New board member
A final board member was added to the list, a gubernatorial appointment: Jennifer James, director of governmental and external affairs for CUNY Medgar Evers College. She said publicly that she had "lived in the neighborhood" (no location was given) and was "very familiar with the project."
James is a former district director for Rep. Ed Towns and a one-time candidate for the 40th District City Council seat now occupied by Mathieu Eugene.
AY CDC President Marion Phillips III provided a community relations update, citing a June 10 project site tour with developer Greenland Forest City Partners, the city Department of Transportation, and the New York Police Department, "to go over concerns community has been raised... It was very productive meeting."
He cited the June 24 community update meeting, with a presentation by DOT and a presentation on open space. (There were several people frustrated with DOT, it went unmentioned.)
And there was a July 17 "project site tour at the request of the community." (That 11 am walk was announced with three days notice. I couldn't make it.)
"We've noticed there is a core set of concerns," said Phillips, citing ongoing efforts to improve traffic enforcement at Atlantic and Sixth avenues, concerns about traffic congestion, the need for tree guards on Dean Street and Carlton Avenue, and truck queueing in the project site. Some residents would like congested Pacific Street between Sixth and Carlton avenues be made one-way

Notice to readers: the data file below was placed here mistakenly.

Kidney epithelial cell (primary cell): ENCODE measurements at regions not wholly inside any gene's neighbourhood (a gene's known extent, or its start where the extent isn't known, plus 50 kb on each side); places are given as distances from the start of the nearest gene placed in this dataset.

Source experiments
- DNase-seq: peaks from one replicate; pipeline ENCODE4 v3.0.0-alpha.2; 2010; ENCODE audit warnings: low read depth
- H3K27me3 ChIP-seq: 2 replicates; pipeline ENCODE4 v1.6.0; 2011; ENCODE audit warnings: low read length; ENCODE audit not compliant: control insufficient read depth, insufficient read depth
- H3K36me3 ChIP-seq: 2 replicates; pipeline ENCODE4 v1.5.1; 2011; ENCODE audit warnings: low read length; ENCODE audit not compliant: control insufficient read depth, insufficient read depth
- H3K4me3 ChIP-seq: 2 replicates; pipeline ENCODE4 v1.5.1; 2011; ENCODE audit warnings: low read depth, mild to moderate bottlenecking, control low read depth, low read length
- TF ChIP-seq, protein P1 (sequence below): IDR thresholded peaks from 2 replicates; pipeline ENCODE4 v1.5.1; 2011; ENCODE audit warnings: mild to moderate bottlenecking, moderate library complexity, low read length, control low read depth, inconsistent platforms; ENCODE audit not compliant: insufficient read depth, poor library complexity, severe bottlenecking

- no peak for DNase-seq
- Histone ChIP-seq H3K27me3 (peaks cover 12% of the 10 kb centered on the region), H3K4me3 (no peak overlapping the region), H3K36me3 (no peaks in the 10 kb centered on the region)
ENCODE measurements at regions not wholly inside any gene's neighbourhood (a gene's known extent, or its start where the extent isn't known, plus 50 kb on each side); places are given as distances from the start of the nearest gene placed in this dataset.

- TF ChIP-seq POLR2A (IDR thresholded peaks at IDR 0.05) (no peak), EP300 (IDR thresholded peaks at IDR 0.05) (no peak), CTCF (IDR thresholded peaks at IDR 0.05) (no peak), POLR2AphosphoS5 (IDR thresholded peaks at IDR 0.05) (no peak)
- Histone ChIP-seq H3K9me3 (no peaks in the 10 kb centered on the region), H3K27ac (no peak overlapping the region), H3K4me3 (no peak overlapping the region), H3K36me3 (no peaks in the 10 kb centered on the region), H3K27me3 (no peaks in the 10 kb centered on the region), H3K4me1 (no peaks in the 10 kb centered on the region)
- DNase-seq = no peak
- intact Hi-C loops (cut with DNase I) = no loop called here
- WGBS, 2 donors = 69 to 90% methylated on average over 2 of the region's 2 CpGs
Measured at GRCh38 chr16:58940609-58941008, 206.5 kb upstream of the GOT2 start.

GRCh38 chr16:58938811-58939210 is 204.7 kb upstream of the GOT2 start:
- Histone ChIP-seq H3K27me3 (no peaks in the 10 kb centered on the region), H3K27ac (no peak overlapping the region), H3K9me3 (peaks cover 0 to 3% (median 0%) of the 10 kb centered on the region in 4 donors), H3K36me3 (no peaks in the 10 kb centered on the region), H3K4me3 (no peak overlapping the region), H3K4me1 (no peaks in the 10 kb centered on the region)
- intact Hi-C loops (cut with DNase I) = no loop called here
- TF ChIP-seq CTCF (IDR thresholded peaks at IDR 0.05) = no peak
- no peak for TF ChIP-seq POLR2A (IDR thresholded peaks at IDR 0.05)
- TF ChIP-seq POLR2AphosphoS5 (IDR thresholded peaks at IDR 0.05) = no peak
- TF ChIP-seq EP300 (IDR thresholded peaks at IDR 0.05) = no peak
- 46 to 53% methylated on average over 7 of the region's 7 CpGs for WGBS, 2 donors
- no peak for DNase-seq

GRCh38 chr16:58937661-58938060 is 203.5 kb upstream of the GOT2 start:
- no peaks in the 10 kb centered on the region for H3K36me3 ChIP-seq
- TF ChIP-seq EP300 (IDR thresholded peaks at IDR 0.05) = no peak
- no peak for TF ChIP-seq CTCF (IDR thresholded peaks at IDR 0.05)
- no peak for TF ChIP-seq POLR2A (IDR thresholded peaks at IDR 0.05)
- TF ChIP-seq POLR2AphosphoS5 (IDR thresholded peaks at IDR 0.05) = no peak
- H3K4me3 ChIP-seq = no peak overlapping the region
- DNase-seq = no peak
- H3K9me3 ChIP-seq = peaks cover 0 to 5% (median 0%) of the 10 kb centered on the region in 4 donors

Of 99 complaints in 2015 through July 17, only three "are logged with an open status," with an average incident resolution time of 7.7 days. Whether resolved means "resolved to the complainant's satisfaction" remained unclear.
In response to a question by board member Jaime Stein, Phillips said the directors will receive the report electronically.
Monsignor Kieran Harrington suggested that efforts to ameliorate traffic should extend to Washington Avenue, which is "certainly an area of congestion."
"Documenting concerns is one thing," observed board member Linda Reardon. "What's the exact process to getting resolution with DOT on traffic concerns?"
Phillips gave a vague answer, noting the potential challenges involving city and state agencies. "On the easy issues, we work well," he said. "On the harder issues... it's city and state."
Wayne Bailey, president of the 78th Precinct Community Council and a member of Community Board 8, again protested traffic being diverted onto Carlton Avenue and Pacific Street. "It's hard on residents, it's hard on construction," he said. "I don't understand why we can't get this solved."
Phillips said ESD has spoken with the city Department of Transportation several times, so it's an ongoing issue.
Carlton Avenue resident Elisabeth Martin reiterated that trucks on Carlton between Dean and Pacific streets regularly scrape the trees. She recommended a cop be stationed to fine the trucks. "I have been speaking about this for the last year.. and nobody's listening," she said, noting that DOT may put up a ""No Trucks" sign.
Dean Street resident Peter Krashes noted that the Dean Street Block Association before the AY CDC meeting in May sent a letter "asking for data and documentation of our past engagement with ESD to be given to board members." He observed that "looking at issues in a segmented way" means that issues would be missed.
Martin raised another issue brought up by a neighbor. "We have had structural damage to our buildings... we do not know who is responsible... I need you to tell me to tell my neighbors where we can go."
Those issues were left unresolved.